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respect. They found the latter inhabiting a small house, in simple attire, living on the most frugal diet, and drinking no other liquid than water; while he had, at the same time, a strong fort with four hundred and fifty brave soldiers faithfully attached to him. That he was ambitious, and did severe things to obtain that power which he was never known to abuse, is admitted. His accounts and statements were clear, and he had annexed the country, between the Atlantic and the sea which he had discovered, to the crown of Spain. Pedrarias imprisoned this great man, and sent strong representations against him to Spain.

There were, however, some honest men among those brought over by Pedrarias, who sent a true account of Nunez to the king; and the latter formally expressed his approbation of the conduct of the late governor, and appointed him lord-lieutenant of the countries of the South Seas; directing also that Pedrarias should act by the advice of his predecessor.

On the king's letters arriving from Spain, they were suppressed by Pedrarias; who, in the mean time, by his perfidy and cruel exactions, brought the whole native population into hostility and revolt against the Spaniards. The Bishop Quevedo then interfered, Nunez was liberated, and, by his skill and demeanor, established tranquillity, and proceeded to the South Sea to build a town, which he in a short time accomplished, and was then recalled by Pedrarias. To the astonishment and horror of all the Spaniards, Nunez was charged with treason by Pedrarias, and publicly beheaded, on the charge that he had invaded the domains of the crown, merely by cutting down, without the governor's license, the trees used in erecting the town which he built.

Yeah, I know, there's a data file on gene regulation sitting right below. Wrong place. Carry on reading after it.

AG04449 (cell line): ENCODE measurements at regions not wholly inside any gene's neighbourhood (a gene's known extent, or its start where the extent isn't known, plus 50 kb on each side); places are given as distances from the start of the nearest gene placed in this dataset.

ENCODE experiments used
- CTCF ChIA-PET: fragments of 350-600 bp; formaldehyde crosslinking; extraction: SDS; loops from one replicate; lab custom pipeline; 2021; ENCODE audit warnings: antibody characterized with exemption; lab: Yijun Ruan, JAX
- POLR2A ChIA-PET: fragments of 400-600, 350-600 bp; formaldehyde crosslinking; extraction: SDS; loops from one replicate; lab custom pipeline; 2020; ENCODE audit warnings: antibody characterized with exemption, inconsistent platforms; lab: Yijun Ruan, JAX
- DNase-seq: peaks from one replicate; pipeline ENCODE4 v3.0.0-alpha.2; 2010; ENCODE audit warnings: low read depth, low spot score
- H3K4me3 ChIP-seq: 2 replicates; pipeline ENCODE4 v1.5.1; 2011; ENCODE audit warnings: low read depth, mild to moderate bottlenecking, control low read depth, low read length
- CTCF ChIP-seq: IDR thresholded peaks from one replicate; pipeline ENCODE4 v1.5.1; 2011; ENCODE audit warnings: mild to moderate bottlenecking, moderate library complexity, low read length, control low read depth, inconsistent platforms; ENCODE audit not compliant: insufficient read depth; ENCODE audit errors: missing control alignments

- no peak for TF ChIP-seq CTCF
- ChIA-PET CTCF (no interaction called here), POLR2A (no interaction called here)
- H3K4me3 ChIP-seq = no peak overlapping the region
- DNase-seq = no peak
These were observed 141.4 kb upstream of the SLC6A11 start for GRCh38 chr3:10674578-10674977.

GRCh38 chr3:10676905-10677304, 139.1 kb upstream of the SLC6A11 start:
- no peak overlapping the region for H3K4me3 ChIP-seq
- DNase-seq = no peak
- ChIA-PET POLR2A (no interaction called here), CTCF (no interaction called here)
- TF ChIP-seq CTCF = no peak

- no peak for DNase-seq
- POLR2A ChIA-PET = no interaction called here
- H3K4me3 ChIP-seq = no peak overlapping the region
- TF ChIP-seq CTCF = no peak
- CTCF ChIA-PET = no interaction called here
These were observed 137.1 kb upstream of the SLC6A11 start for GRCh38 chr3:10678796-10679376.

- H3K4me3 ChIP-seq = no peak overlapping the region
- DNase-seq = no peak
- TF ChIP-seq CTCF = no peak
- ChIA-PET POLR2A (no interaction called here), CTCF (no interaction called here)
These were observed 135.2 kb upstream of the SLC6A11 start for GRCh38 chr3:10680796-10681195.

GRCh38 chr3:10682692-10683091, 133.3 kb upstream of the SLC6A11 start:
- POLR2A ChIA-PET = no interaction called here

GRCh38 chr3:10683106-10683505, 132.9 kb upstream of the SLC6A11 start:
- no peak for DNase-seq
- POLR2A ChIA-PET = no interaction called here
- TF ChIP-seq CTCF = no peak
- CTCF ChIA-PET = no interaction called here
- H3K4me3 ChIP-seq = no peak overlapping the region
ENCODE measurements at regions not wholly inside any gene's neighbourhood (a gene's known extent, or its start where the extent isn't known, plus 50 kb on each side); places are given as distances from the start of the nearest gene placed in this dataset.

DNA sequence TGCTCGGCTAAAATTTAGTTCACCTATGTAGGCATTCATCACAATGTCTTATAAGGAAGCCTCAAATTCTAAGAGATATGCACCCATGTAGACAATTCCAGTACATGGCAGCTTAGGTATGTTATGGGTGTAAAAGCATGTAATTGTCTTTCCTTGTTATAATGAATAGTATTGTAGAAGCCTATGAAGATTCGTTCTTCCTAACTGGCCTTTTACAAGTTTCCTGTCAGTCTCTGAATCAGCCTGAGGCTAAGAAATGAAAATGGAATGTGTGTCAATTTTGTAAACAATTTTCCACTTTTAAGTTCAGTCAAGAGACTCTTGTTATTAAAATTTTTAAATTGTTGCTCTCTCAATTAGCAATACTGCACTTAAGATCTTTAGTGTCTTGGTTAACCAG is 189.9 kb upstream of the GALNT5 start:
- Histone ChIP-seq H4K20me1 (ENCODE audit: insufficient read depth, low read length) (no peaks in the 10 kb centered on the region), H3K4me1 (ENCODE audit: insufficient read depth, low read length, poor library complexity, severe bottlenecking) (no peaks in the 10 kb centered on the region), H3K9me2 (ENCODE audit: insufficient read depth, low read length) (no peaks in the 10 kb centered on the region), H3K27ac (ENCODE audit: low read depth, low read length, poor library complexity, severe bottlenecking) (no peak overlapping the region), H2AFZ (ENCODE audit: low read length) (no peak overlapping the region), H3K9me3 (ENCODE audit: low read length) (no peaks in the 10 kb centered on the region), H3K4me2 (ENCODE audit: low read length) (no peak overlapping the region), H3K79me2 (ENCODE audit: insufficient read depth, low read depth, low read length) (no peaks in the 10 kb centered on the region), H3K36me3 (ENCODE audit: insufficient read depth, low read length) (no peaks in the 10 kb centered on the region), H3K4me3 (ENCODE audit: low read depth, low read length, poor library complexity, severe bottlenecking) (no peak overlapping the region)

His execution was declared a murder by the Royal Audienza of St. Domingo; yet Pedrarias, whom the Bishop of Chiapa described as the most wicked monster who was ever sent to America, continued for many years, by the king's will, to exercise his cruelty and injustice.

Thus perished Nunez de Balboa, in 1517, at the age of forty-two years, for having served his king with more fidelity than any of the Spanish conquerors; of whom, if we may except Cortez, he was the ablest; and whose character stands far higher than any of those who added new territories to the dominions of Spain.

Pedrarias, after the murder of Nunez, removed to Panama, where he erected a palace. In his hostilities and cruelties to the caciques


35 and the native tribes, he caused great destruction of life; and so illjudged and planned were his enterprises, that, in subduing one cacique, Uracca of the mountains, more Spanish lives were lost than during the whole conquest of Mexico by Cortes.

The only important conquest made under Pedrarias, was by Francis Hernandez, of the territory of Nicaragua, to which the governor immediately repaired to take possession of for himself. Jealous of Hernandez, as he was of Nunez, he charged the former with a design to revolt; which the latter, confident in his innocence, boldly denied. Pedrarias immediately ordered him to be executed: power was to be upheld by the immediate death, according to the maxim of this tyrant, of conquerors who were suspected. For this murder, equally barbarous as that of Nunez, Pedrarias was not called to account.

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HE portion of the New World earliest colonized by the Spaniards was the island of St. Domingo, Hayti, or Hispaniola, discovered by Columbus, in his first voyage, in the year 1492. For nearly twenty years, this island was the only colony of importance held by the Spaniards in the New World; here alone did they occupy lands, build towns, and found a regular commonwealth. Cuba, although the second of the islands discovered by Columbus, remained long uncolonized; indeed, it was not till the year 1509, that it was circumnavigated and ascertained to be an island. At length, as we have already seen, it was conquered and colonized by Velasquez. Ambitious of sharing the glory to be derived from the discovery of new countries, Velasquez fitted out one or two expeditions, which he despatched westward, to explore the seas in that direction. In one of these expeditions which set out in 1517, commanded by a rich colonist called Cordova, the peninsula of Yucatan was discovered, and the existence of a large and rich country